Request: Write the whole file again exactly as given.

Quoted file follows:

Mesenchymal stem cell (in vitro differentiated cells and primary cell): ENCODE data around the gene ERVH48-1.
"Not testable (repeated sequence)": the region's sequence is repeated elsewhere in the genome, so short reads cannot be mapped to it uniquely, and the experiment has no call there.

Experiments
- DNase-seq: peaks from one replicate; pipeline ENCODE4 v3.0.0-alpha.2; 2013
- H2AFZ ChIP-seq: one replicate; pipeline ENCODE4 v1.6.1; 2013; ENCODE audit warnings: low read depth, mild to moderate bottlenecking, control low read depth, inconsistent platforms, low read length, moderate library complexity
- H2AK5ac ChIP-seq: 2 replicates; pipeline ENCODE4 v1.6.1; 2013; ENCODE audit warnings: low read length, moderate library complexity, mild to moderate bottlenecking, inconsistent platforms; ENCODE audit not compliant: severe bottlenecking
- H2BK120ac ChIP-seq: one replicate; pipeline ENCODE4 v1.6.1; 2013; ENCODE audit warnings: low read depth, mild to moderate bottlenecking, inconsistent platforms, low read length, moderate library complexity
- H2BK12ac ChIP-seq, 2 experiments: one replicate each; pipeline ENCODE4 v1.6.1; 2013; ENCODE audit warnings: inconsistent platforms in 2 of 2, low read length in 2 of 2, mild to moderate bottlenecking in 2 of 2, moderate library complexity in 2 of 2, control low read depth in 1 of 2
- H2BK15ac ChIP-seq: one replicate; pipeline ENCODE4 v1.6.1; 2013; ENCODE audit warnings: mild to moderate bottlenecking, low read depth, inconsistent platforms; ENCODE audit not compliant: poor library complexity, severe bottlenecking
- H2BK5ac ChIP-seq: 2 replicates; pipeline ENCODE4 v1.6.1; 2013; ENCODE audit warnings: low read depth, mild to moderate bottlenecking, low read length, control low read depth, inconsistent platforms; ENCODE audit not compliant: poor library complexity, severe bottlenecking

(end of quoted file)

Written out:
Mesenchymal stem cell (in vitro differentiated cells and primary cell): ENCODE data around the gene ERVH48-1.
"Not testable (repeated sequence)": the region's sequence is repeated elsewhere in the genome, so short reads cannot be mapped to it uniquely, and the experiment has no call there.

Experiments
- DNase-seq: peaks from one replicate; pipeline ENCODE4 v3.0.0-alpha.2; 2013
- H2AFZ ChIP-seq: one replicate; pipeline ENCODE4 v1.6.1; 2013; ENCODE audit warnings: low read depth, mild to moderate bottlenecking, control low read depth, inconsistent platforms, low read length, moderate library complexity
- H2AK5ac ChIP-seq: 2 replicates; pipeline ENCODE4 v1.6.1; 2013; ENCODE audit warnings: low read length, moderate library complexity, mild to moderate bottlenecking, inconsistent platforms; ENCODE audit not compliant: severe bottlenecking
- H2BK120ac ChIP-seq: one replicate; pipeline ENCODE4 v1.6.1; 2013; ENCODE audit warnings: low read depth, mild to moderate bottlenecking, inconsistent platforms, low read length, moderate library complexity
- H2BK12ac ChIP-seq, 2 experiments: one replicate each; pipeline ENCODE4 v1.6.1; 2013; ENCODE audit warnings: inconsistent platforms in 2 of 2, low read length in 2 of 2, mild to moderate bottlenecking in 2 of 2, moderate library complexity in 2 of 2, control low read depth in 1 of 2
- H2BK15ac ChIP-seq: one replicate; pipeline ENCODE4 v1.6.1; 2013; ENCODE audit warnings: mild to moderate bottlenecking, low read depth, inconsistent platforms; ENCODE audit not compliant: poor library complexity, severe bottlenecking
- H2BK5ac ChIP-seq: 2 replicates; pipeline ENCODE4 v1.6.1; 2013; ENCODE audit warnings: low read depth, mild to moderate bottlenecking, low read length, control low read depth, inconsistent platforms; ENCODE audit not compliant: poor library complexity, severe bottlenecking